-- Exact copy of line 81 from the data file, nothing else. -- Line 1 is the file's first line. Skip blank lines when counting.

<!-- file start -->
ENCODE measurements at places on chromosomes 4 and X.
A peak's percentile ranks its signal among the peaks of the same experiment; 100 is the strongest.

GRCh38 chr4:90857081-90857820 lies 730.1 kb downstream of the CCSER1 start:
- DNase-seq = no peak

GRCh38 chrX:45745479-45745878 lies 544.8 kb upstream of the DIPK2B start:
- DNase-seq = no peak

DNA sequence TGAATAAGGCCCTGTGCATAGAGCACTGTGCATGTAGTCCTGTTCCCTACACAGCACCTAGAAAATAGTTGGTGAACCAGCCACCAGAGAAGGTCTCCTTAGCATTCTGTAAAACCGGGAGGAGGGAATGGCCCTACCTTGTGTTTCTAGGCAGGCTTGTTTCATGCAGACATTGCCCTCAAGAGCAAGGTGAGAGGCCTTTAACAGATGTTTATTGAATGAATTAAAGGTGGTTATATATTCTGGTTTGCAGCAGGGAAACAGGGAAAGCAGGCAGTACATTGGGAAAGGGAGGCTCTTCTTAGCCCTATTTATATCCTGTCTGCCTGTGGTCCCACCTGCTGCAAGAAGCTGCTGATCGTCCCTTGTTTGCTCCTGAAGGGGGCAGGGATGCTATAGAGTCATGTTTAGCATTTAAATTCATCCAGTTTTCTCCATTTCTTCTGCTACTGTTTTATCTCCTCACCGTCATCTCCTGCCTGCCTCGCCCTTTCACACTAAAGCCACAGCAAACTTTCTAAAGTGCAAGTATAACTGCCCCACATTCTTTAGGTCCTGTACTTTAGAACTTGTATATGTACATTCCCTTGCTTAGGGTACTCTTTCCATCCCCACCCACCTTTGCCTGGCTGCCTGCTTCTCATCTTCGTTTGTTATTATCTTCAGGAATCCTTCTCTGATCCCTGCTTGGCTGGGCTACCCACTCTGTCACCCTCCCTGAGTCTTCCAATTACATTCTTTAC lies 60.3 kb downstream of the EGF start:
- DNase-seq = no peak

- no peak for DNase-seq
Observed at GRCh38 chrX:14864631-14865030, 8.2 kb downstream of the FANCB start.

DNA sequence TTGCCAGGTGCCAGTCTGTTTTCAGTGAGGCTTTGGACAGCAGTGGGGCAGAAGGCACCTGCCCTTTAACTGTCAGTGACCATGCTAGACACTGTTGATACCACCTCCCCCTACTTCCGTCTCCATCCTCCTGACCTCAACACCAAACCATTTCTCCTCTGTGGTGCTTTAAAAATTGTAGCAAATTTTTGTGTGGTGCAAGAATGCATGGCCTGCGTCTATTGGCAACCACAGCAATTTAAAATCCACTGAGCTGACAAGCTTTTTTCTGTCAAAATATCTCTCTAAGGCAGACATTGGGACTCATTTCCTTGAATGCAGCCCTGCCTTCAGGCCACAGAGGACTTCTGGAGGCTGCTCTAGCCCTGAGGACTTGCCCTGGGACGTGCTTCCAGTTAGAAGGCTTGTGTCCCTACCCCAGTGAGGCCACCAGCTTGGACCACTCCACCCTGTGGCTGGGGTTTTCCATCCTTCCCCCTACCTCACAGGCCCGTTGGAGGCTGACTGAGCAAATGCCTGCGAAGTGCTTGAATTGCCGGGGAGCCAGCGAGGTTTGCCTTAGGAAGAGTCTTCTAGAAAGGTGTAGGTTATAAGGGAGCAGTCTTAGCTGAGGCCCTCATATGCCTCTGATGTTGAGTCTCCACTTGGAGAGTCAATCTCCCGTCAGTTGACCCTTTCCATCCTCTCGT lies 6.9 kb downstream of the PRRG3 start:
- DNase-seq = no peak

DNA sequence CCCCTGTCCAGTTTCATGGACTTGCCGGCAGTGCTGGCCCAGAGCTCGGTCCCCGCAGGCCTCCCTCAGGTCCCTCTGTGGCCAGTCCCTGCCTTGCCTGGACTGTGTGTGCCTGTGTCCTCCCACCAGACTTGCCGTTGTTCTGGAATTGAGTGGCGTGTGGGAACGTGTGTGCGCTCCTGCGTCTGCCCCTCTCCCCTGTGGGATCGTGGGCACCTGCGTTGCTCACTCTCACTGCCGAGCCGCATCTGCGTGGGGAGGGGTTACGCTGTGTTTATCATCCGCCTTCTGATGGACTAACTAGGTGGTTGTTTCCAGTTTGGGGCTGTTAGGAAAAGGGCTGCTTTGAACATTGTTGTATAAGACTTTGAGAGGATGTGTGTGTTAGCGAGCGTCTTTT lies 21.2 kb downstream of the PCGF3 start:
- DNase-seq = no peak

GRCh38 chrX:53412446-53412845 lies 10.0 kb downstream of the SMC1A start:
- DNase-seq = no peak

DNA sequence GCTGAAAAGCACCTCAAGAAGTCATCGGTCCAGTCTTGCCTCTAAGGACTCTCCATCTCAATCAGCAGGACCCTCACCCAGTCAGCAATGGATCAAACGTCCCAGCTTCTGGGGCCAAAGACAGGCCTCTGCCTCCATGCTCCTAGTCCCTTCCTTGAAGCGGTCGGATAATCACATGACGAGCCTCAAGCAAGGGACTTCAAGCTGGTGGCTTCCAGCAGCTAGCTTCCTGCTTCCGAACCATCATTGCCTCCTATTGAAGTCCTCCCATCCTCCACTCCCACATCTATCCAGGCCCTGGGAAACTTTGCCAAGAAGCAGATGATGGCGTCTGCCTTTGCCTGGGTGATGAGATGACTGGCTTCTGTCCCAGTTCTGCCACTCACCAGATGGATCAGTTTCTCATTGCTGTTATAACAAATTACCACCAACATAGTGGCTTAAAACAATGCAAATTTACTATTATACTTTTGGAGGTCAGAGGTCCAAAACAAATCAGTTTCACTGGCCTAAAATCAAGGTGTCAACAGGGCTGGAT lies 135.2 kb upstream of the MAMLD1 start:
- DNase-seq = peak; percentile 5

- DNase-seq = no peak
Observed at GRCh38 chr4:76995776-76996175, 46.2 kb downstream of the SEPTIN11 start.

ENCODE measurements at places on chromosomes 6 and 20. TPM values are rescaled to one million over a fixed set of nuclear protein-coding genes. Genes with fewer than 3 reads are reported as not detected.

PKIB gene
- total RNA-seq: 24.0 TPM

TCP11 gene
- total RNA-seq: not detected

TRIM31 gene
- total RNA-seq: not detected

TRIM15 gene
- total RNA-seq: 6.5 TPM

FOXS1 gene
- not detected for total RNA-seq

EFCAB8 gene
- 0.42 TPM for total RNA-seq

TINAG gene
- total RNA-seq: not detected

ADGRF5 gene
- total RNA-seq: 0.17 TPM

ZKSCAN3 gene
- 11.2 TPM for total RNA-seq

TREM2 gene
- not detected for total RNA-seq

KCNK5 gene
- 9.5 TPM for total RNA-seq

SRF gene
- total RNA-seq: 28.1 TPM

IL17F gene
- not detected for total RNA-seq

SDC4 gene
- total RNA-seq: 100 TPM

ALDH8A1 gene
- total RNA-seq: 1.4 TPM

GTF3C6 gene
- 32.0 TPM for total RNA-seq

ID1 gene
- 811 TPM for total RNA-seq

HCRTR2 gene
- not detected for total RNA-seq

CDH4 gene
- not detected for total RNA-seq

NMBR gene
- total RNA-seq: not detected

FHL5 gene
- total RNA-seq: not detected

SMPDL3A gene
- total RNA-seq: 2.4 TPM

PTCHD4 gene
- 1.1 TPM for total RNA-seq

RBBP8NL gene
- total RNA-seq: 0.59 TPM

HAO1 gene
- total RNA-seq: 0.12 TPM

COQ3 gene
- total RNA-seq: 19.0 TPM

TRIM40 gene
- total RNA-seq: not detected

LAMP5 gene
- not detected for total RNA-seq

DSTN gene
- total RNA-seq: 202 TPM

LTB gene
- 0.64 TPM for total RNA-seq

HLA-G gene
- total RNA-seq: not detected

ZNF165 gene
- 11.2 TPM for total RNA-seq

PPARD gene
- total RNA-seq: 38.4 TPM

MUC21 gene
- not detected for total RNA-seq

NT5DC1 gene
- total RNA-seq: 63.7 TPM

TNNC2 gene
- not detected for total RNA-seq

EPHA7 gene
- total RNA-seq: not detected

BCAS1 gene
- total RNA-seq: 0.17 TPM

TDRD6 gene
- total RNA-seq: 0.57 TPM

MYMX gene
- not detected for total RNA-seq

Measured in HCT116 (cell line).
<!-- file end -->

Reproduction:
- 0.64 TPM for total RNA-seq